Back on Basin Street

Back on Basin Street, was originally billed as a Dixieland show, but given Mal's history in radio, it often featured guests and other non-musical content. Mal's show reminded me of KCHO Sunday Nite, perhaps due to its 9:00 pm airtime, multiple voices on mic, and random acts of comedy.

March 25, 2012

Featured Guests: Richard Hadlock, and Joe Romagna
The recording captured 1:59:25 of this evening's show from 9:00pm - 11:00pm.
This is the last program in the series and features Mal Sharpe, Dave Ramirez, Richard Hadlock, and Joe Romagna.

Artist Track Album
Louis Armstrong Who Walks In Kiss of Fire
Ruby Braff Wish I Could Shake Like My Sister Kate Hustlin' & Bustlin'
Kid Ory Get Out Of Here Creole Jazz Band
Big Maybelle Say It Isn't So Roots of R'n'R, Blues & Early Soul, Vol 13
Mal Sharpe Insects Funnjazz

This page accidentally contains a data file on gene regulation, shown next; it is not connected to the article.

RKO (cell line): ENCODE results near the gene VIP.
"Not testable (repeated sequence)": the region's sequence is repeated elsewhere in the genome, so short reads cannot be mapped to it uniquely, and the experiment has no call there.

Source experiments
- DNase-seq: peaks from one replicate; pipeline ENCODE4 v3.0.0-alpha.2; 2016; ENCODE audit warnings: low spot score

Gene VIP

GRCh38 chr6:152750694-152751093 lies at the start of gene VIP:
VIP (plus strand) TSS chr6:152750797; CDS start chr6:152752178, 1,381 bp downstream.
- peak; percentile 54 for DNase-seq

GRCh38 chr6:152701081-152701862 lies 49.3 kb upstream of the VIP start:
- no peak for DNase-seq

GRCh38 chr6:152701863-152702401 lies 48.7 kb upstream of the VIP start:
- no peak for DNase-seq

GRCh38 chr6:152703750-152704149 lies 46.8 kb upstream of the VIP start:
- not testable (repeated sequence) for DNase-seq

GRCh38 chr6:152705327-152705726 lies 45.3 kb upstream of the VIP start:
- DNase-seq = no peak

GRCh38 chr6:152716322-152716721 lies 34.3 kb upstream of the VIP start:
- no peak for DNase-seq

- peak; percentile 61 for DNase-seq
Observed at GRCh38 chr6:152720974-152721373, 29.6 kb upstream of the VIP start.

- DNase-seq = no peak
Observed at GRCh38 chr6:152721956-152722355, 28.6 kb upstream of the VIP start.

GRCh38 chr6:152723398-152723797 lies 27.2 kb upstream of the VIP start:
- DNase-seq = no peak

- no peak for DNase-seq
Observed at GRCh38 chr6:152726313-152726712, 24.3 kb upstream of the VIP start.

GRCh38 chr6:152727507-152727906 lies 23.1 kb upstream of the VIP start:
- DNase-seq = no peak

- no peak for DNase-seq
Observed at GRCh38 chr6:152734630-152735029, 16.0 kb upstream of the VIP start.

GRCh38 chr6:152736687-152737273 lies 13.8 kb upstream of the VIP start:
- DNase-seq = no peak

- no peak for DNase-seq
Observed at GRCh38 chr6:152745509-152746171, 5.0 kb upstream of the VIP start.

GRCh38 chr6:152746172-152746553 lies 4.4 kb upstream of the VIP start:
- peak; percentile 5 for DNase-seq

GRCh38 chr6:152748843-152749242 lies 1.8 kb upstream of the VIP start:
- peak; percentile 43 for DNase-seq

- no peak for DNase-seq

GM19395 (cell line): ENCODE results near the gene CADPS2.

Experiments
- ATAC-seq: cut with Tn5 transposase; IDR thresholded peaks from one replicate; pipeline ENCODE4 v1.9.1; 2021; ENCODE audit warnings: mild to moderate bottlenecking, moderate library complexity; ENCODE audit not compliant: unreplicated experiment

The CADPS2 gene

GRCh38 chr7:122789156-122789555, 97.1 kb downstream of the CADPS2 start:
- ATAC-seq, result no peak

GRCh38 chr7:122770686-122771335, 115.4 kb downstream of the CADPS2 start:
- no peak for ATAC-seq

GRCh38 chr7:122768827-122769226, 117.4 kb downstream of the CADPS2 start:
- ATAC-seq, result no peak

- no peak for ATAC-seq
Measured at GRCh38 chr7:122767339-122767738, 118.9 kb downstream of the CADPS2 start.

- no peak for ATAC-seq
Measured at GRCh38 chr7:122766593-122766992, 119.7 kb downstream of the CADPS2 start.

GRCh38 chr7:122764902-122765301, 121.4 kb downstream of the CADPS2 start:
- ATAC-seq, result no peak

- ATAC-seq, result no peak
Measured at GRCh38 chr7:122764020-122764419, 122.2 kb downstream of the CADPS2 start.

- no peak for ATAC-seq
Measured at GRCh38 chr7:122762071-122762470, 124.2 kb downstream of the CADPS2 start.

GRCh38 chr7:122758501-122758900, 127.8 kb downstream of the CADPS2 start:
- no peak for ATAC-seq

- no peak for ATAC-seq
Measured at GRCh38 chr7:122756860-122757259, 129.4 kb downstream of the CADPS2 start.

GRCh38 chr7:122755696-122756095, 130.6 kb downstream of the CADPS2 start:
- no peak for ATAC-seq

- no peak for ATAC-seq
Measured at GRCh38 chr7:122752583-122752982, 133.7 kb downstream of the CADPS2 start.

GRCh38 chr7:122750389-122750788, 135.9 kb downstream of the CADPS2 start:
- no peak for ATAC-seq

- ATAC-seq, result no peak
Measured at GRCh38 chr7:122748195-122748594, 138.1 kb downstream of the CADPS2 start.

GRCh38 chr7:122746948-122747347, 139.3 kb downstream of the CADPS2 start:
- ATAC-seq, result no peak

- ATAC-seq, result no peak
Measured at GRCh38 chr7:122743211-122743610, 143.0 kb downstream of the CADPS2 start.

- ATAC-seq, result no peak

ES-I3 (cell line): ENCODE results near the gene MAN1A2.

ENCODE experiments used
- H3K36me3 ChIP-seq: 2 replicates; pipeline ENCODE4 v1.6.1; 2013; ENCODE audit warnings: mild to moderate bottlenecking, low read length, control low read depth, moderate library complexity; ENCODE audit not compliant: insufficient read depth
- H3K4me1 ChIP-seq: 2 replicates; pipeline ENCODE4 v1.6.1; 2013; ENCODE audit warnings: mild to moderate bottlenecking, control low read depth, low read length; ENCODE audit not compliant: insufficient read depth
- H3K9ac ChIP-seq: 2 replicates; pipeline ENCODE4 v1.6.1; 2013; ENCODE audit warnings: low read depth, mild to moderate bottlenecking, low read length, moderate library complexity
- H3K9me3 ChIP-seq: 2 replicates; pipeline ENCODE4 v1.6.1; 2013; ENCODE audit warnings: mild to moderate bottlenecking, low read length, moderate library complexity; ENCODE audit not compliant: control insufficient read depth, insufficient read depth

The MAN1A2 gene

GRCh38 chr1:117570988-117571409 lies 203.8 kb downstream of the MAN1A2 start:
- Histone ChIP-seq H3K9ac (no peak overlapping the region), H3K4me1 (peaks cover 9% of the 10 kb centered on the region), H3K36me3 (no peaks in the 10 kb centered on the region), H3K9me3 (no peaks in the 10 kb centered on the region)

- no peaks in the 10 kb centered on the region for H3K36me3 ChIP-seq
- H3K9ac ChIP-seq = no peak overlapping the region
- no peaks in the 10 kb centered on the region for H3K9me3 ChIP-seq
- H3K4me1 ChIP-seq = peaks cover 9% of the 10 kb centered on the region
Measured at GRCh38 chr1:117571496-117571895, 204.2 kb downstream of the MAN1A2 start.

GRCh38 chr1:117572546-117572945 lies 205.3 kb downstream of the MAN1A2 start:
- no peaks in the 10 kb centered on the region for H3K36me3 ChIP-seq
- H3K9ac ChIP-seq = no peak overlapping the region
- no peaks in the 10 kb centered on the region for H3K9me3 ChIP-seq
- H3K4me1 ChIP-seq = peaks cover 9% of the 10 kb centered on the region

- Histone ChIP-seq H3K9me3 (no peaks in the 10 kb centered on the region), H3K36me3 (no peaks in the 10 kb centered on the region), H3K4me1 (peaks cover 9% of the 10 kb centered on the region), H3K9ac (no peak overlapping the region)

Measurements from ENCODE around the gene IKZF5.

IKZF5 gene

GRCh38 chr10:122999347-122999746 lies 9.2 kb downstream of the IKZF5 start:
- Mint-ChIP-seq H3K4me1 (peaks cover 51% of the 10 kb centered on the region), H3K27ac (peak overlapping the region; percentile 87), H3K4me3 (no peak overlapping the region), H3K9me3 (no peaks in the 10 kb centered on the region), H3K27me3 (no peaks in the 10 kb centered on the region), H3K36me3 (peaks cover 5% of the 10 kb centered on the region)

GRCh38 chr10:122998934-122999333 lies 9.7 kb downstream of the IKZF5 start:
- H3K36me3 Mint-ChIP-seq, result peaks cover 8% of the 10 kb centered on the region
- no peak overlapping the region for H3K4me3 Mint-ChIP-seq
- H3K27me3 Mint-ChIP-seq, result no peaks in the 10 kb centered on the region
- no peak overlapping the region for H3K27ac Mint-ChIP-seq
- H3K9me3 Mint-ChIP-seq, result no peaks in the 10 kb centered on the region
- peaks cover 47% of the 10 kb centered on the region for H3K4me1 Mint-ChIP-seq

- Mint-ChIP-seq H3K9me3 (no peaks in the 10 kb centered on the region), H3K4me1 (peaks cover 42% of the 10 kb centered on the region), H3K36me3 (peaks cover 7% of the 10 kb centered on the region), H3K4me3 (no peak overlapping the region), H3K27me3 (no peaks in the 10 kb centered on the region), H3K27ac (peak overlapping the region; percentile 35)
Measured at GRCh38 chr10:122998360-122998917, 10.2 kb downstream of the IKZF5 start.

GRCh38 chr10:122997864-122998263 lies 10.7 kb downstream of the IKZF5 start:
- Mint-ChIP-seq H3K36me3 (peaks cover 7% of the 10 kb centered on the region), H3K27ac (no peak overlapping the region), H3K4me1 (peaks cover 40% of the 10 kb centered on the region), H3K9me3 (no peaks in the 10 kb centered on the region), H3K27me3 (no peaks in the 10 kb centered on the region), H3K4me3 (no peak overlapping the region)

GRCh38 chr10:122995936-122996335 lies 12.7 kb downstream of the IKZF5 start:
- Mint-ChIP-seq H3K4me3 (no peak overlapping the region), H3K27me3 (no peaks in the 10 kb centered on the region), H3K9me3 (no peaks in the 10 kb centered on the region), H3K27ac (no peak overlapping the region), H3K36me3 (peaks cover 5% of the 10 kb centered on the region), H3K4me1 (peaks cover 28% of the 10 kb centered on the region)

Amos White, Richard Hadlock, Mal Sharpe Careless Love  
Woody Herman I Told Ya I Love Ya, Now Get Out The Thundering Herds
Jimmy Durante You Can't Have Everything Hello Young Lovers
Dizzy Gillespie with Austin Cromer Over The Rainbow Birks Works
Aaron Neville Mickey Mouse Clubhouse  
Coyle And Sharpe Druggist These 2 Men Are Imposters
Jonathan And Darlene Edwards Stayin' Alive Greatest Hits
Frank Sinatra Bye Bye Baby A Voice in Time
Dorothy Donegon Lena, Eartha, Pearl And Billie Funnjazz

KCSM is located at the College of San Mateo. Although it operates with about 11,000 watts transmission power, reception can be challenging, especially in the South Bay. However, those who can achieve clear reception are able to tune in a very-high quality digital signal, as KCSM broadcasts in HD Radio. Thankfully with streaming media, over-the-air reception is no longer a limiting factor to listening. The Internet has definitely changed the nature of broadcasting; in this case, for the better.

KCSM is one of the very small number of 24-hour a day jazz radio stations remaining in North America. KCSM is also the trusted owner of the KJAZ library, the third largest recorded jazz collection in the world. Only the Library of Congress and Rutgers University can claim a more complete documented collection of recorded jazz.